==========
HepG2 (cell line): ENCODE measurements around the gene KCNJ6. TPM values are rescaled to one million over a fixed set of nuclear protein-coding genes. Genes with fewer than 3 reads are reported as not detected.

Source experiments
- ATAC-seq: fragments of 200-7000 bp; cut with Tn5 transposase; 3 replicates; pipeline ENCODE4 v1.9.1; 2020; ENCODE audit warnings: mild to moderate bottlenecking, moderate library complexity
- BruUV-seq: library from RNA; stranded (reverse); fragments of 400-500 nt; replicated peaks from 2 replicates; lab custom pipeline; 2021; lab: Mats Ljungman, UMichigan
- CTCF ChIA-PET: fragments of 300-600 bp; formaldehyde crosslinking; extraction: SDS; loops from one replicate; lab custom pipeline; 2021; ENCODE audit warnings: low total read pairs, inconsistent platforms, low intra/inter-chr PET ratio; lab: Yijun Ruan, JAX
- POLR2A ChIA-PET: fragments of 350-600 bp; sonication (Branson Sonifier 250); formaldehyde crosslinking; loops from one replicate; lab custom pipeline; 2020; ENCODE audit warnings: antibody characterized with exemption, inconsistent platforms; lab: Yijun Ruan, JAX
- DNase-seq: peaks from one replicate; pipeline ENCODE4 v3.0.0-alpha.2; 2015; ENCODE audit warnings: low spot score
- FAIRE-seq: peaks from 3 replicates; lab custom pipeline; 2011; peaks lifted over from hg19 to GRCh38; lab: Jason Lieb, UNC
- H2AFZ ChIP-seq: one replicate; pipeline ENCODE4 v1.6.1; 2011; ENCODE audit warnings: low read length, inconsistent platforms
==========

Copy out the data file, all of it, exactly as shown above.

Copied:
HepG2 (cell line): ENCODE measurements around the gene KCNJ6. TPM values are rescaled to one million over a fixed set of nuclear protein-coding genes. Genes with fewer than 3 reads are reported as not detected.

Source experiments
- ATAC-seq: fragments of 200-7000 bp; cut with Tn5 transposase; 3 replicates; pipeline ENCODE4 v1.9.1; 2020; ENCODE audit warnings: mild to moderate bottlenecking, moderate library complexity
- BruUV-seq: library from RNA; stranded (reverse); fragments of 400-500 nt; replicated peaks from 2 replicates; lab custom pipeline; 2021; lab: Mats Ljungman, UMichigan
- CTCF ChIA-PET: fragments of 300-600 bp; formaldehyde crosslinking; extraction: SDS; loops from one replicate; lab custom pipeline; 2021; ENCODE audit warnings: low total read pairs, inconsistent platforms, low intra/inter-chr PET ratio; lab: Yijun Ruan, JAX
- POLR2A ChIA-PET: fragments of 350-600 bp; sonication (Branson Sonifier 250); formaldehyde crosslinking; loops from one replicate; lab custom pipeline; 2020; ENCODE audit warnings: antibody characterized with exemption, inconsistent platforms; lab: Yijun Ruan, JAX
- DNase-seq: peaks from one replicate; pipeline ENCODE4 v3.0.0-alpha.2; 2015; ENCODE audit warnings: low spot score
- FAIRE-seq: peaks from 3 replicates; lab custom pipeline; 2011; peaks lifted over from hg19 to GRCh38; lab: Jason Lieb, UNC
- H2AFZ ChIP-seq: one replicate; pipeline ENCODE4 v1.6.1; 2011; ENCODE audit warnings: low read length, inconsistent platforms